SciELO - Scientific Electronic Library Online

 
vol.17 número4Plant and microbial-induced changes in P pools in soil amended with straw and inorganic PPresence and diversity of arbuscular mycorrhizal fungi in soil regularly irrigated with vinasses índice de autoresíndice de assuntospesquisa de artigos
Home Pagelista alfabética de periódicos  

Serviços Personalizados

Journal

Artigo

Indicadores

Links relacionados

  • Em processo de indexaçãoCitado por Google
  • Não possue artigos similaresSimilares em SciELO
  • Em processo de indexaçãoSimilares em Google

Compartilhar


Journal of soil science and plant nutrition

versão On-line ISSN 0718-9516

Resumo

BARBOSA FELESTRINO, Érica et al. Alcaligenes faecalisassociated with Mimosa calodendron rizhosphere assist plant survival in arsenic rich soils. J. Soil Sci. Plant Nutr. [online]. 2017, vol.17, n.4, pp.1102-1115. ISSN 0718-9516.  http://dx.doi.org/10.4067/S0718-95162017000400019.

The ferruginous rupestrian grasslands (FRG) in the Iron Quadrangle (IQ) are ecosystems characterized by rocky soils with reduced availability of water and nutrients, but high levels of metals. In order to comprehend the interference of microorganisms on the adaptive process of endemic plant Mimosa calodendrum (Fabaceae), bacteria associated with its roots and rhizosphere were isolated. Fourteen isolates were obtained and subsequently grown in the presence of different concentrations of arsenic (As) species. The isolate Mc250, an Alcaligenes faecalis strain, resisted to 10 mM of As (III) and 800 mM of As (V). In the presence of this strain, atomic spectrometer detected a reduction of 55% for As (III) and 72% for As (V) respectively in 10 mM and 500 mM solution. Scanning electron microscopy of this isolate demonstrated morphological modification and EDX spectroscopy revealed the presence of both As species adsorbed on the membrane, justifying the removal observed in the in vitro assays. To validate this potential removal of As in vivo, tomato plants were used as grown model in the presence and absence of A. faecalis in soil previously contaminated with 5 mM of As (III). After 14 days, plants from contaminated soil had their growth improved when compared to untreated control plants. All these results suggest for the first time that plant-associated bacteria from FRG-IQ present potential for soil rhizoremediation and may benefit the adaptive processes of plants in extreme environments including application in recovering degraded areas.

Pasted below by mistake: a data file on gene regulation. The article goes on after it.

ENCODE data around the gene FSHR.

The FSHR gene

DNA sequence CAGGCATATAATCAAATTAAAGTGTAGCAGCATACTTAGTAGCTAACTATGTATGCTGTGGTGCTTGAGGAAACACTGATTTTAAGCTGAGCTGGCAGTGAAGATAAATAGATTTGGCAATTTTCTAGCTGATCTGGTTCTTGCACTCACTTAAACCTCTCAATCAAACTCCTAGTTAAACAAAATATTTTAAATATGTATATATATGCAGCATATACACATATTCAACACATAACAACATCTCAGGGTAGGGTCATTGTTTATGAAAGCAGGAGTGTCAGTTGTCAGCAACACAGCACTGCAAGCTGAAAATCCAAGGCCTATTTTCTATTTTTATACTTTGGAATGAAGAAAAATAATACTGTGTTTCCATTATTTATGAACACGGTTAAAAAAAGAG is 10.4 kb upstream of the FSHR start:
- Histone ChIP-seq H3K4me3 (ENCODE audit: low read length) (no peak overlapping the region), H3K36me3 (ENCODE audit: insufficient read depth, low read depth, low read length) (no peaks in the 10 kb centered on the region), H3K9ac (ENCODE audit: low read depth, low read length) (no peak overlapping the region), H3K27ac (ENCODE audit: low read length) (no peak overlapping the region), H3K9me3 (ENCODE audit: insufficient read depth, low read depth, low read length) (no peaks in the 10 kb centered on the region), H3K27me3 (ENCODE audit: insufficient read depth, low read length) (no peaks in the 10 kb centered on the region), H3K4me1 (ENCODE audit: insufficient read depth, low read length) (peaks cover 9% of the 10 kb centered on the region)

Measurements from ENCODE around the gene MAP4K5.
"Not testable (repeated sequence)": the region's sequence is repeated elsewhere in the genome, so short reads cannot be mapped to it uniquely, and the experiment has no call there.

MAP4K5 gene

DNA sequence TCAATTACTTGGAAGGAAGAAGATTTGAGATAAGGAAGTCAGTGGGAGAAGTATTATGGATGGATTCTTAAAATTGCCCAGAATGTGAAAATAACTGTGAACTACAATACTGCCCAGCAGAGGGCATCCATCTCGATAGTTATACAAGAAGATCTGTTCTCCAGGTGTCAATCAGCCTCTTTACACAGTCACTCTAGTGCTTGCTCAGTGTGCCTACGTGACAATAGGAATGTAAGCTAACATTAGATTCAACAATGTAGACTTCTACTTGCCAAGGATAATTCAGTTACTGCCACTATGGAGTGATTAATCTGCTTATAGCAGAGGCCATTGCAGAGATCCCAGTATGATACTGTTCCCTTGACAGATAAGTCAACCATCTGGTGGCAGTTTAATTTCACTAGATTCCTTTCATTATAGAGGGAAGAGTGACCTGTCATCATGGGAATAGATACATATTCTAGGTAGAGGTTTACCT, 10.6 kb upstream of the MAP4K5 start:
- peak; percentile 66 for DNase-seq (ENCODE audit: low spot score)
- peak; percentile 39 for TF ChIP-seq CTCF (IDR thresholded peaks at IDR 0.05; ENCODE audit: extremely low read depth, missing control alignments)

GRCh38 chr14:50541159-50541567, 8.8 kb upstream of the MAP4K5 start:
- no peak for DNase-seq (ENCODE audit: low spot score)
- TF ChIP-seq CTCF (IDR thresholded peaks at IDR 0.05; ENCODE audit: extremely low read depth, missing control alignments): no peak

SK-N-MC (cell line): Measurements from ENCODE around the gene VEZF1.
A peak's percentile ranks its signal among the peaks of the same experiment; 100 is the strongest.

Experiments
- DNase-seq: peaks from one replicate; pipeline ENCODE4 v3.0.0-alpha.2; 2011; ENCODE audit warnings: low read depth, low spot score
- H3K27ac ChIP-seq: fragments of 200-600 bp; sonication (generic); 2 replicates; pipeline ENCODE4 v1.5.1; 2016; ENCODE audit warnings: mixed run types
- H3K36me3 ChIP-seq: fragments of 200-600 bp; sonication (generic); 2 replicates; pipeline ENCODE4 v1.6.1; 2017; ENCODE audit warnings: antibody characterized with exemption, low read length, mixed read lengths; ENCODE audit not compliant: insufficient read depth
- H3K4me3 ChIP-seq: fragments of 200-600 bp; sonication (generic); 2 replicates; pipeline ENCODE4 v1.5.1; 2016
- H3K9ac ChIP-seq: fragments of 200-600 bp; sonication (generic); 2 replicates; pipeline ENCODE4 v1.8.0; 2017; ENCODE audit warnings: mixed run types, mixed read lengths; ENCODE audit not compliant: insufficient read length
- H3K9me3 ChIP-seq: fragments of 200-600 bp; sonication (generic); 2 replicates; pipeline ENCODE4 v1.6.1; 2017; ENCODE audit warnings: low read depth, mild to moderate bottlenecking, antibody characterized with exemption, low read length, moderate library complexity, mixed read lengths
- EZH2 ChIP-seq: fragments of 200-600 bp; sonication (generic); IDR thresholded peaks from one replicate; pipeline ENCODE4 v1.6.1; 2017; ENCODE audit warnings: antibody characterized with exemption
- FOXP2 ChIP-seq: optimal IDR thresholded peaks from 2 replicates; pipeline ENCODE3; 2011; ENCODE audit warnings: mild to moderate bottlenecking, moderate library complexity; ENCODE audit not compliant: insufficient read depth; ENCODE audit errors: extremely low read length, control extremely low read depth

Palavras-chave : Arsenic removal; arsenic resistant bacteria; Iron Quadrangle; plant growth-promoting rhizobacteria; rhizoremediation.

        · texto em Inglês     · Inglês ( pdf )

 

Creative Commons License Todo o conteúdo deste periódico, exceto onde está identificado, está licenciado sob uma Licença Creative Commons